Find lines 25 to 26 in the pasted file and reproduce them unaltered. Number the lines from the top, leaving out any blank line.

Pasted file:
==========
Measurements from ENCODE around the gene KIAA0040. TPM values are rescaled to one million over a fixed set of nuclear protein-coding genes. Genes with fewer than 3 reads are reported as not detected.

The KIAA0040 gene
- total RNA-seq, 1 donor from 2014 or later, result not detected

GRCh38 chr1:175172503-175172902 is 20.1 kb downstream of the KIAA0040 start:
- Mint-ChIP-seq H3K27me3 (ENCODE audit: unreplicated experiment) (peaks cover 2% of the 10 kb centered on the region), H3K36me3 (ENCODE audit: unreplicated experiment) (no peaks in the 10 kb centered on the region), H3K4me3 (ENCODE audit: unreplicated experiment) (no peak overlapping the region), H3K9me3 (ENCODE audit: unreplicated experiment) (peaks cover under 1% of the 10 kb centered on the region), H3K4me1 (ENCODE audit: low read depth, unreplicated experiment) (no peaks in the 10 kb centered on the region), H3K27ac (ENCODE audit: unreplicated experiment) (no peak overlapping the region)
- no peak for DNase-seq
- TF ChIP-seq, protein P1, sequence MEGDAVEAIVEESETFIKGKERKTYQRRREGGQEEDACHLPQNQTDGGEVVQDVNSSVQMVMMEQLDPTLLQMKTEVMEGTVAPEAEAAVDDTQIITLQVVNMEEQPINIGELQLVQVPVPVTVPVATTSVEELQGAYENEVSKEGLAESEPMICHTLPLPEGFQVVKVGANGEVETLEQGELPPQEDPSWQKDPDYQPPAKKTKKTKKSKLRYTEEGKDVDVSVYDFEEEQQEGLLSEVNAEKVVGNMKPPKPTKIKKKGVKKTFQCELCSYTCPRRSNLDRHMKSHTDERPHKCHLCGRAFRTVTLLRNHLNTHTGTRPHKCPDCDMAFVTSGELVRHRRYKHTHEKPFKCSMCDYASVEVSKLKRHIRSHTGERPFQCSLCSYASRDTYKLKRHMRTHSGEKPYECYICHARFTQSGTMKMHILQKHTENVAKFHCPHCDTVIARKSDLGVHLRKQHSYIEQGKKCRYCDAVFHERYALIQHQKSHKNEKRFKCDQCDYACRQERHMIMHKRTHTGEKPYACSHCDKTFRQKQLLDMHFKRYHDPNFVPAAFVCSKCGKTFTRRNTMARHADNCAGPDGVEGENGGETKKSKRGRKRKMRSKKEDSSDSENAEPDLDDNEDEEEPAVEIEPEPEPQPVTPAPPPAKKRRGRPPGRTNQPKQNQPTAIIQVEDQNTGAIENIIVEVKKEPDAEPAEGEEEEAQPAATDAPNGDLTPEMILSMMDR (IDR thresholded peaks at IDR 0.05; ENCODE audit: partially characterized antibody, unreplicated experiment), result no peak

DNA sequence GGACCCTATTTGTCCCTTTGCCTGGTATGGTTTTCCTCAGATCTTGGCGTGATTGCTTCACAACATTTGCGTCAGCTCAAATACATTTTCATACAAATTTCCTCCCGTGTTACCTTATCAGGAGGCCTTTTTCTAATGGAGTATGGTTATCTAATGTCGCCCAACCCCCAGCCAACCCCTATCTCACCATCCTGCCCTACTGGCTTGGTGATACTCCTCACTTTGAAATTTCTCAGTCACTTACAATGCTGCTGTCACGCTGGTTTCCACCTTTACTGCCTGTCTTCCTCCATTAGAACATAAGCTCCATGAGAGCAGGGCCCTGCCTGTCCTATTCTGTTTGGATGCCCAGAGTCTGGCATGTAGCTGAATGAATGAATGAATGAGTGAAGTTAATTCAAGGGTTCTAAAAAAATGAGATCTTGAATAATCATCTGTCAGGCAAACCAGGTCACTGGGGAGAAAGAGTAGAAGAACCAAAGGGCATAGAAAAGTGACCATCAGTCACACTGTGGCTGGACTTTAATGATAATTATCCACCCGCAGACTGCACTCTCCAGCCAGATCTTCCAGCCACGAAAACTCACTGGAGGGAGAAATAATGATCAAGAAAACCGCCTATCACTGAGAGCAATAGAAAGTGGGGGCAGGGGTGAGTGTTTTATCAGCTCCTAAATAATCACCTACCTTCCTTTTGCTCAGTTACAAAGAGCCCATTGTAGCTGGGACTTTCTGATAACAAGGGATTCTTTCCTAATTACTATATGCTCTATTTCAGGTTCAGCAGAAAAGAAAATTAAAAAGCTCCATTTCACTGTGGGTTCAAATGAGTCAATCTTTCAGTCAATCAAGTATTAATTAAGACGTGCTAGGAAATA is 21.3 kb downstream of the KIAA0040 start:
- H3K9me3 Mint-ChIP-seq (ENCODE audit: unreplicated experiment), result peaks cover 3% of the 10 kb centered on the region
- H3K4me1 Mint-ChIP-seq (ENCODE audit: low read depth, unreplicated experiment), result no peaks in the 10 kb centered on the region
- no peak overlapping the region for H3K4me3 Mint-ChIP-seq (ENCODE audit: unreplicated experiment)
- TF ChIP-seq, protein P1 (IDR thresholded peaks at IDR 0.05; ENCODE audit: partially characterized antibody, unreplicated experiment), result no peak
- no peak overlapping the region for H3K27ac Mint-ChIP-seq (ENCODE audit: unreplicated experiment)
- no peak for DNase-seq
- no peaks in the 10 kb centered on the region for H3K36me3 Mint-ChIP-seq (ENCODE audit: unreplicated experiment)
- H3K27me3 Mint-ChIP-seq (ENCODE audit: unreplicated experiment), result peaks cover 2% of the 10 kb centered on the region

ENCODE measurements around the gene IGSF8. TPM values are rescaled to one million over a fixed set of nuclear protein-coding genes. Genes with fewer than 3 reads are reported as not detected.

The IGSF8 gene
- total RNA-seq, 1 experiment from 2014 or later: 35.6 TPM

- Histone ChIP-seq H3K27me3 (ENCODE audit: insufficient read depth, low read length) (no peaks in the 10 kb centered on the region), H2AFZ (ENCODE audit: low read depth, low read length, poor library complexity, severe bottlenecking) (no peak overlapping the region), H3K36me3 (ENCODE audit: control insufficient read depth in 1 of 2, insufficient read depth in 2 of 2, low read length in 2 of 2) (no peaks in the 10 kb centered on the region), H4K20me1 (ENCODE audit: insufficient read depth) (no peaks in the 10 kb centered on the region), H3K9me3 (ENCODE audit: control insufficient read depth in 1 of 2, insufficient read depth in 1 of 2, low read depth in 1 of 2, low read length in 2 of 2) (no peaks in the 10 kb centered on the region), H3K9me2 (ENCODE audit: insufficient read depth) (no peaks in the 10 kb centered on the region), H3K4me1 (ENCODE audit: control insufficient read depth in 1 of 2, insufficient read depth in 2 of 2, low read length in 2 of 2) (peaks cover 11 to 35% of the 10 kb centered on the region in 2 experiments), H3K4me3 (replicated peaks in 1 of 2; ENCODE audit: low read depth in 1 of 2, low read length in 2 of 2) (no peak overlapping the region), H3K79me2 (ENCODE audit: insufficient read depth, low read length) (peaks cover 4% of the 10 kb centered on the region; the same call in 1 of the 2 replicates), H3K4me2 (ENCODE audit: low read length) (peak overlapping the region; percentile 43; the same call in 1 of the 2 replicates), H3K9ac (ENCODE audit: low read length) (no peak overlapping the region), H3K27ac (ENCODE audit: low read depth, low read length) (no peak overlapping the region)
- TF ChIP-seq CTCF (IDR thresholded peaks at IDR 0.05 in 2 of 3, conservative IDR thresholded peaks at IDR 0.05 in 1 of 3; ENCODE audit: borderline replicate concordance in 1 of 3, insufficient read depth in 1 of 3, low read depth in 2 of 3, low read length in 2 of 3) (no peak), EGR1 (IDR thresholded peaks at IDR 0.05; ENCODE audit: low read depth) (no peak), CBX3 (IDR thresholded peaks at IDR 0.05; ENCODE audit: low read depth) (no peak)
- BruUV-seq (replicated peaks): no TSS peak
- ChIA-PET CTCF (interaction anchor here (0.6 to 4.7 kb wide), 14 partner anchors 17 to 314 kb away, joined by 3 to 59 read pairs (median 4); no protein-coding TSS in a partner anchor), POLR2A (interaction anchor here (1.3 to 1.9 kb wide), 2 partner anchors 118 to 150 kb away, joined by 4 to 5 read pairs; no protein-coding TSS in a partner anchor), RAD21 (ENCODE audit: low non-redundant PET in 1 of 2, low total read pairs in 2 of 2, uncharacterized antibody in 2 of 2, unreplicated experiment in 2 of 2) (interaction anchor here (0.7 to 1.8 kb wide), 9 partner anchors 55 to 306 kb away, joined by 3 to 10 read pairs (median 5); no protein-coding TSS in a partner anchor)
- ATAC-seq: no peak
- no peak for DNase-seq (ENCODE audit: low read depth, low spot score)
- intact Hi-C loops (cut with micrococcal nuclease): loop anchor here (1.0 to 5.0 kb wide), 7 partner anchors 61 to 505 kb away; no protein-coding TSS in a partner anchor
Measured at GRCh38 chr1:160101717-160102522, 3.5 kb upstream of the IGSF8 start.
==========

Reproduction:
- no peak for DNase-seq (ENCODE audit: low read depth, low spot score)
- intact Hi-C loops (cut with micrococcal nuclease): loop anchor here (1.0 to 5.0 kb wide), 7 partner anchors 61 to 505 kb away; no protein-coding TSS in a partner anchor